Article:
One night, after Jack rang the bell, he began chanting: Namo tassa bhagavato arahato samma-sambuddhassa . . .
Oh no. I thought I was coming to a place with a no-frills approach—no robes, no bows, no chants. Meditation only.
Buddham saranam gacchami . . .
“This is what we chanted every morning and every evening,” Jack told us, “with the Thai Forest master Ajahn Chah.” OK, fine. But this was definitely not for me.
I kept at my sitting and walking meditation, and I strived, doggedly, to pay attention at all times. As the days passed, I looked forward increasingly to going back to my job. There, no one could see whether I was sitting up tall enough or walking slowly enough. In the privacy of the bathroom, I felt more at ease. After a few weeks of cleaning the tub each day, I began to actively fantasize about taking my own deliciously warm bath.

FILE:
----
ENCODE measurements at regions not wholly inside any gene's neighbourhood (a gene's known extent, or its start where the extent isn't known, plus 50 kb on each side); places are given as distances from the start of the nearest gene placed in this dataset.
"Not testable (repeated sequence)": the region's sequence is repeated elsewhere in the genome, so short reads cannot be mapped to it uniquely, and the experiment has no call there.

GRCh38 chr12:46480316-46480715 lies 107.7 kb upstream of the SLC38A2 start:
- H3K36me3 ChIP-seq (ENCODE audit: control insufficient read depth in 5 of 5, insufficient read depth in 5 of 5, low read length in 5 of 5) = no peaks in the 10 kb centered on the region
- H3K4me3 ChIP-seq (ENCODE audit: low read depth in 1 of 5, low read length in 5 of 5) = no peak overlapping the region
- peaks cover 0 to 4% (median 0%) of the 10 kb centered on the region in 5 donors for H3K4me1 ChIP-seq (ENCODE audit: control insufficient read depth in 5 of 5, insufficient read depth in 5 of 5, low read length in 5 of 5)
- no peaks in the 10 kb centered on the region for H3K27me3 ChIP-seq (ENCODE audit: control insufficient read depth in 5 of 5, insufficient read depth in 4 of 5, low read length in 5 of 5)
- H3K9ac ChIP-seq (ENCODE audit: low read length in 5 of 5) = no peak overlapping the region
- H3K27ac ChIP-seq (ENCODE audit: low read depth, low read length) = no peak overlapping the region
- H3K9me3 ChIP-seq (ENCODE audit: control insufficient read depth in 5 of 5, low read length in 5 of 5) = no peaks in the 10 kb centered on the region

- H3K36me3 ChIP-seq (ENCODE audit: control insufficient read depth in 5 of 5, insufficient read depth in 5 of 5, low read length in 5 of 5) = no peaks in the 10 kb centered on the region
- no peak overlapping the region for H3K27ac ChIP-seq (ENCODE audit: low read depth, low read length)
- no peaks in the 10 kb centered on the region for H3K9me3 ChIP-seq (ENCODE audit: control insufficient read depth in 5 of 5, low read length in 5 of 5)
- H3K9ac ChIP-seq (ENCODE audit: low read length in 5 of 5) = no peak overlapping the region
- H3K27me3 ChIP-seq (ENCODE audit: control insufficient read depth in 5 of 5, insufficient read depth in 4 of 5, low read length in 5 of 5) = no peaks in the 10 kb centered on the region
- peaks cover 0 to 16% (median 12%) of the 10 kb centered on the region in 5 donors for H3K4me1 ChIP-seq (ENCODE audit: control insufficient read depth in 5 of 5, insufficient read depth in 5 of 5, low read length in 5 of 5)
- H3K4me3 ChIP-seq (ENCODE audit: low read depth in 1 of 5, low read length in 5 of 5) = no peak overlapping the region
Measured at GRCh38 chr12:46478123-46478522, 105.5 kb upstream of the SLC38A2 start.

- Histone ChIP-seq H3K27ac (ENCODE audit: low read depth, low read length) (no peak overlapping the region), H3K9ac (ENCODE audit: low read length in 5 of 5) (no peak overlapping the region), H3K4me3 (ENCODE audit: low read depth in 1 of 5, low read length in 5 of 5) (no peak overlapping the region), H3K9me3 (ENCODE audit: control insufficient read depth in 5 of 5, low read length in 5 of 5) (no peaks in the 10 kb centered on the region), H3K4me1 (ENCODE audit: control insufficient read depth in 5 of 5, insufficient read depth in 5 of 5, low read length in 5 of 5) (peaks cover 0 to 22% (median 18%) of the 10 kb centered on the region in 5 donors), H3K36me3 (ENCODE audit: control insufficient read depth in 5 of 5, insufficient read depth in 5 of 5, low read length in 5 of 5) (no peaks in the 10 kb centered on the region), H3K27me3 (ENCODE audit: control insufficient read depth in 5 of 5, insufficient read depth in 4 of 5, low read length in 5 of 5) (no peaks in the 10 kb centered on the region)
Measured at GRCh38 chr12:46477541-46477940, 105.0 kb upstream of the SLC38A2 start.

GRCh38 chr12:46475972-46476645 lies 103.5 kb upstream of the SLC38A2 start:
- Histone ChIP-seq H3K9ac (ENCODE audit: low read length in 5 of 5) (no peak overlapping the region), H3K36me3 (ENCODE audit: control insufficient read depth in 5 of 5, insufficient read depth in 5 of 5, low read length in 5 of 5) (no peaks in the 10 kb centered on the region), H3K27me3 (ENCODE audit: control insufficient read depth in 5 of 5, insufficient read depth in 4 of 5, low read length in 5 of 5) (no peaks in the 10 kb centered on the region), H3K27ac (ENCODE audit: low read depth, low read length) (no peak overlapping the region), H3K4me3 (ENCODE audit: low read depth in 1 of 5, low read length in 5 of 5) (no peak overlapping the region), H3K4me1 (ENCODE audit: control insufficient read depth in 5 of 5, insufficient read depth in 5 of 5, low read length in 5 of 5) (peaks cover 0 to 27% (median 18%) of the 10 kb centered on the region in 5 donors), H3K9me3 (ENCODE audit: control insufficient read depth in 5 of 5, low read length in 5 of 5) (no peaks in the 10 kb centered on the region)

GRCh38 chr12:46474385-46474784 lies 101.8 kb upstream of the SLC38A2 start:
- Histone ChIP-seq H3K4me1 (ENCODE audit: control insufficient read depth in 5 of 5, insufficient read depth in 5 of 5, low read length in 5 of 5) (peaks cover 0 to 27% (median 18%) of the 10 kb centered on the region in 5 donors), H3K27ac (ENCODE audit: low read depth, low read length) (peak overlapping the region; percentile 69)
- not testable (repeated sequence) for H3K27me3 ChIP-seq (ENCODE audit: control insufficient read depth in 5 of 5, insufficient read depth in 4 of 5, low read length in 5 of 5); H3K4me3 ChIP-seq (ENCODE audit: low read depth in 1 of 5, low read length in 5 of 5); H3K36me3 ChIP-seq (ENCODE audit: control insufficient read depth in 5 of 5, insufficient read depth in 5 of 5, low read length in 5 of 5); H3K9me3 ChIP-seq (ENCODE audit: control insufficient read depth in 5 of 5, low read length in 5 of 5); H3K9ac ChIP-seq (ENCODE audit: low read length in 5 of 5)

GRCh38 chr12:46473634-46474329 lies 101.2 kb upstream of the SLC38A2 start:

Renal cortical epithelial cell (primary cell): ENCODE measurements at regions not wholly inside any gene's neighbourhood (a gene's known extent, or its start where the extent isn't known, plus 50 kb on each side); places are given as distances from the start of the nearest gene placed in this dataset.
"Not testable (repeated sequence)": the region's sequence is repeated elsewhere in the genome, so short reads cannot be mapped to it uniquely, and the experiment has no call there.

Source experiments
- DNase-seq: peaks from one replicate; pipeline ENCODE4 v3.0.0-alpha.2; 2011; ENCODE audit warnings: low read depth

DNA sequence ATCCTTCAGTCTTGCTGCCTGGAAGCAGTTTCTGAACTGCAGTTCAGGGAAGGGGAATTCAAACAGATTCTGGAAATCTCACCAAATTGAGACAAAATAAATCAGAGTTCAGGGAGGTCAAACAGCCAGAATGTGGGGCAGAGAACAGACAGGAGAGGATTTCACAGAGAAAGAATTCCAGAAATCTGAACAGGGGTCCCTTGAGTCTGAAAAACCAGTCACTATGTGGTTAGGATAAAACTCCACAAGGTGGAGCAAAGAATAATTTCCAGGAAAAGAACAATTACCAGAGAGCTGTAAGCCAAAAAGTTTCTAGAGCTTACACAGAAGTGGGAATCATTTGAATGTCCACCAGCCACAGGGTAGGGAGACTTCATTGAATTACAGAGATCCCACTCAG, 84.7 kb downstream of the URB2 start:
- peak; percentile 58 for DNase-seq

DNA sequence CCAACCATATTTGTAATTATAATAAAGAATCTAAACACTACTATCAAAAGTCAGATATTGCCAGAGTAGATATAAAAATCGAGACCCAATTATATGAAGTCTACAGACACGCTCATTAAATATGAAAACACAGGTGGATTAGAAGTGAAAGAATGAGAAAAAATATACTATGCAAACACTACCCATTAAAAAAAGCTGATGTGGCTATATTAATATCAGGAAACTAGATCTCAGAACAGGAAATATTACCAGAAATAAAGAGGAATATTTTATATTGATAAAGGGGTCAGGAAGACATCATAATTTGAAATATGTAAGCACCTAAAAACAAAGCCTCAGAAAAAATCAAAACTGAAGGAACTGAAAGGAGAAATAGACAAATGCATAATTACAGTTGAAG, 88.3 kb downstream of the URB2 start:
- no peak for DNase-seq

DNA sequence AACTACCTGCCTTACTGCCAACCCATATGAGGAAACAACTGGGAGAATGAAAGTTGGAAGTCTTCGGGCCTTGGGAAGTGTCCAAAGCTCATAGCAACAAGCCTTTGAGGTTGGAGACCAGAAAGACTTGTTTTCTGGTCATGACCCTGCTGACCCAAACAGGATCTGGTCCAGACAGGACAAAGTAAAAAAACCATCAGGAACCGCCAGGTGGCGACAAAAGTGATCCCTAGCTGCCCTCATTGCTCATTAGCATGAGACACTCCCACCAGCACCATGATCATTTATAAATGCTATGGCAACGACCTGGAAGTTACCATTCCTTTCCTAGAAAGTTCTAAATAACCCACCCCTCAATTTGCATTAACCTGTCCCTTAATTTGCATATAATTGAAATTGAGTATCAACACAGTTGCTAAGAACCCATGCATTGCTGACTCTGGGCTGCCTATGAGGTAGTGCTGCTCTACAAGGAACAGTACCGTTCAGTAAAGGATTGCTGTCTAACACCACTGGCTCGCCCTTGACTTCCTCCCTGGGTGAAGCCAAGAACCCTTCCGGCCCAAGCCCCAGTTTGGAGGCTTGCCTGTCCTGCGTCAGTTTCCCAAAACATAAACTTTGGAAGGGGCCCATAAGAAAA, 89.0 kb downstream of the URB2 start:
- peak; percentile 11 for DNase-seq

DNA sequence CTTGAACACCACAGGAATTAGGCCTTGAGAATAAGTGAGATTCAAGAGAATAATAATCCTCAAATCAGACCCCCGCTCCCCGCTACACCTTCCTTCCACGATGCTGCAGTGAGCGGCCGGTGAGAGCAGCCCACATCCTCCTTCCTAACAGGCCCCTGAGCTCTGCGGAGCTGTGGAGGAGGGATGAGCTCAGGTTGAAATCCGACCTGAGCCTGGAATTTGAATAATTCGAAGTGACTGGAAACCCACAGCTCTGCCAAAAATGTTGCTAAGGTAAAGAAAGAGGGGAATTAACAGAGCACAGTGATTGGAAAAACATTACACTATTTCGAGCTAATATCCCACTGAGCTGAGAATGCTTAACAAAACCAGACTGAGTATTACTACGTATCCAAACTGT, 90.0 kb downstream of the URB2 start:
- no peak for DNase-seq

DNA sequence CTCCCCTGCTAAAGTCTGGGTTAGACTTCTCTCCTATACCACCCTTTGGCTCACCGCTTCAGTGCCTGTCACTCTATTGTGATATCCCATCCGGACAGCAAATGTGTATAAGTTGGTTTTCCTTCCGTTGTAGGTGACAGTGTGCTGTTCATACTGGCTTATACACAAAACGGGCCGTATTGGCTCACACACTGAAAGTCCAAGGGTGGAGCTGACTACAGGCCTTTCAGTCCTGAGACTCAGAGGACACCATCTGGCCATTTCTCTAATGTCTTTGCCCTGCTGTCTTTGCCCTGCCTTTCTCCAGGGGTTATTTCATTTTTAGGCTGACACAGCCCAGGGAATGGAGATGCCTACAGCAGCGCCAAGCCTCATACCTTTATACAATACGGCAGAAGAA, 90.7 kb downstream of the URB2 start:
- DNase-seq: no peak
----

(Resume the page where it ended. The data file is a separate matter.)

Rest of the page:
Every few days, I met alternately with Jack or Sharon for a practice interview. In my conversations with Jack, I sought comfort. I told him about my dad’s death and the memories called up for me by the New England autumn.
On the third week, when I opened the door to Jack’s room, I was shocked to see a stranger. There she sat, diminutive, with her puff of red hair and white shawl, right next to Jack. He introduced us and told me, “As a teacher trainee, she’ll be sitting in on our conversation. This is her first training interview.”
I spoke to Jack and avoided meeting the trainee’s eye. “With pain from the cancer in his bones,” I said, “Dad drove the family car into a tree. At the hospital, he told me how mad he was at himself for bungling the suicide.”
Jack nodded, “That must have been hard.”
Then the trainee barged in. “Don’t you think it’s time to stop feeling sorry for yourself that your father died?” It took all the restraint I could summon to keep myself from grabbing her and shaking her frail shoulders.
After that interview, whenever I passed her in the dining hall, I looked ahead blankly; when she was up on the dais in the line of teachers, I pretended not to see her. When I sat down to meditate, I kept picturing my revenge. I imagined meeting her on the second floor in the hallway while on my way to my job in the bathroom. I would pick up her little body and, in a single thrust, pitch her down the stairs.